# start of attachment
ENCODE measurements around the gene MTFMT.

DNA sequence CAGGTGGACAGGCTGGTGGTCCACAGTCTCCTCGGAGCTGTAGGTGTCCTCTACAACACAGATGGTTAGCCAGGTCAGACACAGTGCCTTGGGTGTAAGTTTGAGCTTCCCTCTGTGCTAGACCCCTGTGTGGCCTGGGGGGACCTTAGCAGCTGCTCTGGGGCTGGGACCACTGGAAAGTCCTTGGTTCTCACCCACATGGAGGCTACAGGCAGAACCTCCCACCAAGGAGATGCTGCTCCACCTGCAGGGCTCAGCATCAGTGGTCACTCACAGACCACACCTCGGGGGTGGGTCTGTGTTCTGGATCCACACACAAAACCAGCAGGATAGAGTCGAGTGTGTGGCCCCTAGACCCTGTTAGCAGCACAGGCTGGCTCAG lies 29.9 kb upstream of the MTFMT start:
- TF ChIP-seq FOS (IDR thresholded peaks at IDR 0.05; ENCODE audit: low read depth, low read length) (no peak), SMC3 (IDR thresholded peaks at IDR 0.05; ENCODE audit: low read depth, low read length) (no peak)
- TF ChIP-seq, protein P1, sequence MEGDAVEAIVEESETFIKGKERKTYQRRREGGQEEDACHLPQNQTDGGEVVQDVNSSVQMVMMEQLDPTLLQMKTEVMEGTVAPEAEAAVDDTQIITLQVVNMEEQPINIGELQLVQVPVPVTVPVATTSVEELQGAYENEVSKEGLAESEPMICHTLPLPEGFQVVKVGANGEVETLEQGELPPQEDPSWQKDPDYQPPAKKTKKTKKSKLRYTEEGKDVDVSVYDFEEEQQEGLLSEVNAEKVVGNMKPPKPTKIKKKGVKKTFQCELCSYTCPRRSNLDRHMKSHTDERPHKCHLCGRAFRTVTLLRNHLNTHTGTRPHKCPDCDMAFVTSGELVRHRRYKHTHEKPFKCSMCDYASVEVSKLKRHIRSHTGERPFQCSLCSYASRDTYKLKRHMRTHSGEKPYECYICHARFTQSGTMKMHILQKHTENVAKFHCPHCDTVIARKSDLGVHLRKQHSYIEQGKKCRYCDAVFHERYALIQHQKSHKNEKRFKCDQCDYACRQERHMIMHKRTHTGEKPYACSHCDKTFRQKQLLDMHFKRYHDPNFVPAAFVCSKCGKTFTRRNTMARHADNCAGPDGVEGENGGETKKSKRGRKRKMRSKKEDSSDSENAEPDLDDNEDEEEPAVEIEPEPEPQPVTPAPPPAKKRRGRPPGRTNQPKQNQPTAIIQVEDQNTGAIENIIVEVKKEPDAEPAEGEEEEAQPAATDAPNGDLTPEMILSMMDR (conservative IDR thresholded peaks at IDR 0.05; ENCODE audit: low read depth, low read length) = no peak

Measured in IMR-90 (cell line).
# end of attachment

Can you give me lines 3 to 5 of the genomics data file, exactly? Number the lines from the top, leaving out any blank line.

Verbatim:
- TF ChIP-seq FOS (IDR thresholded peaks at IDR 0.05; ENCODE audit: low read depth, low read length) (no peak), SMC3 (IDR thresholded peaks at IDR 0.05; ENCODE audit: low read depth, low read length) (no peak)
- TF ChIP-seq, protein P1, sequence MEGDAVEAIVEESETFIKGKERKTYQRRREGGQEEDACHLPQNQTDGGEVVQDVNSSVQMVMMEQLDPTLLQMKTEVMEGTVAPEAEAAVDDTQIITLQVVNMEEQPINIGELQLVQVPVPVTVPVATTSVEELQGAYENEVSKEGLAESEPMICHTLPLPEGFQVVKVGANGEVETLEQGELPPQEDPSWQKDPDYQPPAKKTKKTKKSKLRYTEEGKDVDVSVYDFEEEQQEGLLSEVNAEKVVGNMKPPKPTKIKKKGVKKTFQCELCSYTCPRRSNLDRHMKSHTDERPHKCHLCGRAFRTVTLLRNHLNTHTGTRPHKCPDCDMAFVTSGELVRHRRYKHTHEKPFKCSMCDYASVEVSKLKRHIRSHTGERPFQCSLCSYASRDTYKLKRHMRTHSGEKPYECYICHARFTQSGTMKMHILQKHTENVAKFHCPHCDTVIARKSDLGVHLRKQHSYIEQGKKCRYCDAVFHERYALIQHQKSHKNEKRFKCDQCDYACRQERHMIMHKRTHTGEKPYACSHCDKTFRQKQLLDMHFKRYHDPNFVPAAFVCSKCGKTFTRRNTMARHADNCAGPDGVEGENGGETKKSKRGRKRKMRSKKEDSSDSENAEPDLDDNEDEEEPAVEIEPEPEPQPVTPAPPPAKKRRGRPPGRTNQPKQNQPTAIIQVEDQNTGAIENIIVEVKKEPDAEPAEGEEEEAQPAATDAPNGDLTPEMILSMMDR (conservative IDR thresholded peaks at IDR 0.05; ENCODE audit: low read depth, low read length) = no peak

Measured in IMR-90 (cell line).